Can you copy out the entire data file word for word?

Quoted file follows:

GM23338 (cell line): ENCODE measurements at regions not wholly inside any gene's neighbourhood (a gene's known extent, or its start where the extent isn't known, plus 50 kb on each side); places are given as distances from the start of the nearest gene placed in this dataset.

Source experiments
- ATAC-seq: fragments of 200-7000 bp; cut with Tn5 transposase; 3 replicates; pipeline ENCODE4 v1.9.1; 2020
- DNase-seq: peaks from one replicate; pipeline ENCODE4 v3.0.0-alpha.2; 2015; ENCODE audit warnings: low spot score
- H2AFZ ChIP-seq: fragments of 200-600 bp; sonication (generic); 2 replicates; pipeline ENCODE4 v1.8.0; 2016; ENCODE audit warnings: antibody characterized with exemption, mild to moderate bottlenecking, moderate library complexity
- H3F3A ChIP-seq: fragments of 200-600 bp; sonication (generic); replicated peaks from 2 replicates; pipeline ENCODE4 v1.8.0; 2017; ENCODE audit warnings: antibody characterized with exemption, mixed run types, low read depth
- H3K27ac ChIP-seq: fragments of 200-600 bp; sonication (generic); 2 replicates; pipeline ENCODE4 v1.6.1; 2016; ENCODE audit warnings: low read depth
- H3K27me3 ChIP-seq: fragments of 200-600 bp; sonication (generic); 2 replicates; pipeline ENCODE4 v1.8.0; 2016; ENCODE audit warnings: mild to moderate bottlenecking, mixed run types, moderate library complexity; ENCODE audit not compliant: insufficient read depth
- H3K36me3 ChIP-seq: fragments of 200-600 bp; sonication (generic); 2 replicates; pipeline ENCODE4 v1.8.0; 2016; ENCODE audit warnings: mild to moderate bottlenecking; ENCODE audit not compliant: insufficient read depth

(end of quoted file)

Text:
GM23338 (cell line): ENCODE measurements at regions not wholly inside any gene's neighbourhood (a gene's known extent, or its start where the extent isn't known, plus 50 kb on each side); places are given as distances from the start of the nearest gene placed in this dataset.

Source experiments
- ATAC-seq: fragments of 200-7000 bp; cut with Tn5 transposase; 3 replicates; pipeline ENCODE4 v1.9.1; 2020
- DNase-seq: peaks from one replicate; pipeline ENCODE4 v3.0.0-alpha.2; 2015; ENCODE audit warnings: low spot score
- H2AFZ ChIP-seq: fragments of 200-600 bp; sonication (generic); 2 replicates; pipeline ENCODE4 v1.8.0; 2016; ENCODE audit warnings: antibody characterized with exemption, mild to moderate bottlenecking, moderate library complexity
- H3F3A ChIP-seq: fragments of 200-600 bp; sonication (generic); replicated peaks from 2 replicates; pipeline ENCODE4 v1.8.0; 2017; ENCODE audit warnings: antibody characterized with exemption, mixed run types, low read depth
- H3K27ac ChIP-seq: fragments of 200-600 bp; sonication (generic); 2 replicates; pipeline ENCODE4 v1.6.1; 2016; ENCODE audit warnings: low read depth
- H3K27me3 ChIP-seq: fragments of 200-600 bp; sonication (generic); 2 replicates; pipeline ENCODE4 v1.8.0; 2016; ENCODE audit warnings: mild to moderate bottlenecking, mixed run types, moderate library complexity; ENCODE audit not compliant: insufficient read depth
- H3K36me3 ChIP-seq: fragments of 200-600 bp; sonication (generic); 2 replicates; pipeline ENCODE4 v1.8.0; 2016; ENCODE audit warnings: mild to moderate bottlenecking; ENCODE audit not compliant: insufficient read depth